Current Treatment Options in Neurology

, Volume 14, Issue 2, pp 197–210

Treatment of Neurocritical Care Emergencies in Pregnancy


  • Sangini S. Sheth
    • Department of Gynecology & ObstetricsJohns Hopkins University School of Medicine
    • Department of Neurology, Neurosurgery, Emergency Medicine, and Anesthesiology, Shock, Trauma, and Anesthesiology Research CenterUniversity of Maryland School of Medicine
Critical Care Neurology (K Sheth, Section Editor)

DOI: 10.1007/s11940-011-0161-6

Cite this article as:
Sheth, S.S. & Sheth, K.N. Curr Treat Options Neurol (2012) 14: 197. doi:10.1007/s11940-011-0161-6

Opinion statement

Neurologic emergencies are a major cause of morbidity and mortality in pregnant women. In part because the patient population is young, the nihilistic approach that often accompanies neurologically devastating disorders in other contexts is largely absent. A number of studies have demonstrated improved patient outcomes in the setting of aggressive care delivered by neurointensivists in a specialty-specific environment. It stands to reason that young, pregnant women who suffer from neurologically devastating disorders and who have a wide range of prognosis may also benefit from such specialized care. Close collaboration between obstetricians and neurointensivists is critical in this context. A number of unique considerations in diagnosis and management present dilemmas in the context of pregnancy, such as radiation dose from diagnostic neuroimaging, choice of pharmacotherapy for seizures, anticoagulation, and the method of delivery in the context of cerebral mass lesions and elevated intracranial pressure. Patients and their physicians are often faced with the additional challenge of balancing the relative risks and benefits of the impact of a management approach on both mother and fetus. In general, this balance tends to favor the interests of the mother, but the impact on the fetus becomes more relevant over the course of the pregnancy, especially in the third trimester. A low threshold for admission to an intensive care unit (ideally one that specializes in neurointensive care) should be used for pregnant patients. Because of the limited information regarding long-term outcomes in this population, rigid prognosis formation and early care limitations should be deferred in the immediate period. After the patient is stabilized and a plan has been charted for the remainder of the pregnancy, every effort should be made to engage patients in aggressive, urgent neurologic rehabilitation.


PregnancyWomenNeurointensive careNeuroimagingDiagnosisDeliveryPreeclampsiaEclampsiaSeizuresIntracranial neoplasmsIntracranial pressureMedical managementTreatmentStrokeCerebral venous sinus thrombosisSubarachnoid hemorrhageAnticoagulationAntenatal corticosteroids


Significant neurologic events during pregnancy are rare, but pregnant women are at an increased risk for several conditions commonly seen in the neurointensive care setting. Symptoms of altered mental status, seizures, headaches, or vision changes in pregnancy require prompt recognition and diagnosis, as the associated conditions can become life-threatening. One study of obstetric admissions to an intensive care unit over a 10-year period showed that 26% presented with symptoms of altered mental status or seizures and 36% experienced some type of neurologic dysfunction [1, Class III]. The extent of neurologic dysfunction as determined by the Glasgow Coma Scale (GCS) has been shown to be an independent predictor of maternal mortality: the odds of death in a woman with a GCS score ≤8 is 4.7 times that of a woman with a GCS score >8 [2, Class III].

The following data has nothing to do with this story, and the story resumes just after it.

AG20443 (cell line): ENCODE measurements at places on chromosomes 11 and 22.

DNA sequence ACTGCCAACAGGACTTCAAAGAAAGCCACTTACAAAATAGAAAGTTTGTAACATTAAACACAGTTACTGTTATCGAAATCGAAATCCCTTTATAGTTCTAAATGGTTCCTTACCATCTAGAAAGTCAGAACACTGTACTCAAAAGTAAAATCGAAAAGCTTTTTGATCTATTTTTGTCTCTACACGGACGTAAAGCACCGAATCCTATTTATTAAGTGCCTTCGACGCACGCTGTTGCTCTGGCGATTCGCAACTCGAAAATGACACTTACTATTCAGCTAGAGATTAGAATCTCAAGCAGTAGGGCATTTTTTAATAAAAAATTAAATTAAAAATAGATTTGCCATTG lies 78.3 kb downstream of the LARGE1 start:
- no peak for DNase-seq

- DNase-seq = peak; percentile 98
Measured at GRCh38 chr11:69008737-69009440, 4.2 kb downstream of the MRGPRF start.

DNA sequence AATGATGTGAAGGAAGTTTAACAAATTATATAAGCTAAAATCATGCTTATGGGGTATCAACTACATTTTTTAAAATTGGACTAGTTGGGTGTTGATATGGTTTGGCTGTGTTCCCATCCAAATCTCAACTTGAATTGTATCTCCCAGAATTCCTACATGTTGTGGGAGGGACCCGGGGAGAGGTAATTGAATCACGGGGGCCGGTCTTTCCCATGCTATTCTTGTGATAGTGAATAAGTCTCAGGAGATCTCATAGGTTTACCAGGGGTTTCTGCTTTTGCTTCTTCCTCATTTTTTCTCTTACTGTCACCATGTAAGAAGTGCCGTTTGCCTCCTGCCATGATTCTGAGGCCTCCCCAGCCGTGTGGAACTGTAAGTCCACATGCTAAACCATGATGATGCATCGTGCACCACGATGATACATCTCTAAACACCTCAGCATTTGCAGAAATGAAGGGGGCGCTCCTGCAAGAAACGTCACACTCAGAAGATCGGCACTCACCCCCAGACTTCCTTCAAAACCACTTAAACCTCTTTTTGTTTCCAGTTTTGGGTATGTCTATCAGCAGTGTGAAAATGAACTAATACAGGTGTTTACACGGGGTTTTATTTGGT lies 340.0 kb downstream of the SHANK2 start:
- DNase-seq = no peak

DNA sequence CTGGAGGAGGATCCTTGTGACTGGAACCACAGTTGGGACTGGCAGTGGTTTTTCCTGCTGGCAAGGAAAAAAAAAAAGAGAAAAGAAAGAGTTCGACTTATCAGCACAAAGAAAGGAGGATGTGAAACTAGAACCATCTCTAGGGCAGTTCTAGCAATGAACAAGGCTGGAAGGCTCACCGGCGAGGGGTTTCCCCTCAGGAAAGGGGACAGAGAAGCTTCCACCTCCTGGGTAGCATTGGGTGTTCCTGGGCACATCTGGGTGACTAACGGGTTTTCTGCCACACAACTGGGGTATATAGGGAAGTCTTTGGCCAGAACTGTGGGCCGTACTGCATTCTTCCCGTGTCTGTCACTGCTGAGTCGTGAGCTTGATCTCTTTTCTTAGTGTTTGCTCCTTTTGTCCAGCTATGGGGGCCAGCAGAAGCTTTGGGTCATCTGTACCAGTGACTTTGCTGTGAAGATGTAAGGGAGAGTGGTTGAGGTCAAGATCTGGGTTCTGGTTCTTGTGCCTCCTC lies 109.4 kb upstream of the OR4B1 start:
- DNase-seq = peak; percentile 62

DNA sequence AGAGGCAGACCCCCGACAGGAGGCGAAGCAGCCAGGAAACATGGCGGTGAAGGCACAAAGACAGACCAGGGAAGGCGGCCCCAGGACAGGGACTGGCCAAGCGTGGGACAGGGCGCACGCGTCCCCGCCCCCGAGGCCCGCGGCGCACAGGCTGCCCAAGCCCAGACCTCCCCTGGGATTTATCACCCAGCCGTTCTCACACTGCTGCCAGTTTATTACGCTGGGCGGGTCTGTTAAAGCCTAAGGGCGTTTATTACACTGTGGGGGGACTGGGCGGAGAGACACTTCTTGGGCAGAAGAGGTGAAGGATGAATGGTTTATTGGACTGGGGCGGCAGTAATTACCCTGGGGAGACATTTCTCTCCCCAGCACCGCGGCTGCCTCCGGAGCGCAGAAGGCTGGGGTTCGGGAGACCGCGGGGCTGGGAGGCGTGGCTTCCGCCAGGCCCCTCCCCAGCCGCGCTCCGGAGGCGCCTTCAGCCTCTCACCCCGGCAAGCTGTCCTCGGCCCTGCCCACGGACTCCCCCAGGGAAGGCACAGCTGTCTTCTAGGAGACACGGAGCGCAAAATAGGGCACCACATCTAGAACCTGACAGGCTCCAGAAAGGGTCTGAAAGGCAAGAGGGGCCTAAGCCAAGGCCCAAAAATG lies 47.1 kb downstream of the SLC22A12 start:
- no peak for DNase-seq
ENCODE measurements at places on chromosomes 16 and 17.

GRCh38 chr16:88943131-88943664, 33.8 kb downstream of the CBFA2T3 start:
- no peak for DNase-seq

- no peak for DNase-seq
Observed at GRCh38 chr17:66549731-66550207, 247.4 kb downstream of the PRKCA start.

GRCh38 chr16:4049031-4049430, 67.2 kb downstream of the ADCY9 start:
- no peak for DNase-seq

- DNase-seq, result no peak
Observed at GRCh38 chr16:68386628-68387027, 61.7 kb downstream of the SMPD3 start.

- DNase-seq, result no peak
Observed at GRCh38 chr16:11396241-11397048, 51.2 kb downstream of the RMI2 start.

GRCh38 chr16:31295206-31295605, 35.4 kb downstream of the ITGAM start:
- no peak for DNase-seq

Neurointensive management may be required with obstetric conditions that have neurologic manifestations, such as preeclampsia (PEC) or eclampsia; preexisting neurologic diseases that may worsen during pregnancy, such as epilepsy or myasthenia gravis; and cerebrovascular conditions to which women are predisposed in pregnancy, such as ischemic or hemorrhagic stroke and cerebral venous thrombosis.

Hypertensive disorders, including PEC and eclampsia, are directly responsible for 17.6% of maternal deaths in the United States. PEC continues to affect 5–8% of pregnancies. Although eclampsia has declined to 0.04% to 0.1% of pregnancies in developed countries, it remains high in developing countries and accounts for 5,000 maternal deaths worldwide each year [2].

PEC is defined by new-onset hypertension with associated proteinuria (≥0.3 g of protein, as measured with a 24-hour urine specimen) occurring after 20 weeks gestation. Eclampsia is defined as new-onset grand mal seizures occurring during pregnancy or postpartum (up to 6 weeks after delivery) in patients with PEC. Though it is difficult to predict who will develop eclampsia, occipital or frontal headache precedes seizures in 50–75% of patients with PEC, and visual symptoms are noted in 20–30% [3, Class IV]. Additional sequelae of PEC and eclampsia may include HELLP syndrome (hemolysis, elevated liver enzymes, and low platelets), placental abruption, disseminated intravascular coagulation, acute pulmonary edema, renal failure, intracerebral hemorrhage (ICH), and aspiration pneumonia.

In patients presenting with seizures before 20 weeks gestation or more than 48 h after delivery, other causes must be considered, especially if there are accompanying focal deficits [3]. The differential diagnosis includes cerebral parenchymal disorders, metabolic derangements, brain neoplasms, and cerebrovascular conditions.

Epilepsy is the most common cause of seizures in pregnancy. Status epilepticus, defined as recurrent seizures without return of consciousness or a prolonged seizure lasting for more than 30 min, is considered a neurologic emergency. In pregnancy, it typically occurs in women with prior epilepsy who have discontinued antiepileptic drugs owing to fear of teratogenicity or in whom levels of medication become subtherapeutic with pregnancy-associated changes in metabolism and absorption [4, Class IV].

Intracranial neoplasms may manifest for the first time during pregnancy because considerable tumor expansion and edema can develop with intracellular and extracellular fluid compartment expansion during pregnancy. Additionally, pregnancy may promote tumor growth through hormonal regulation, as meningiomas often express high-affinity progesterone receptors and both meningiomas and acoustic neuromas can express estrogen receptors. The incidence of primary brain tumors of various histologic types have been shown to be the same among pregnant and age-matched nonpregnant women, with gliomas being the most common, followed by meningiomas and acoustic neuromas [5, Class IV]. Pituitary macroadenomas may compress the optic nerve or chiasm as they enlarge.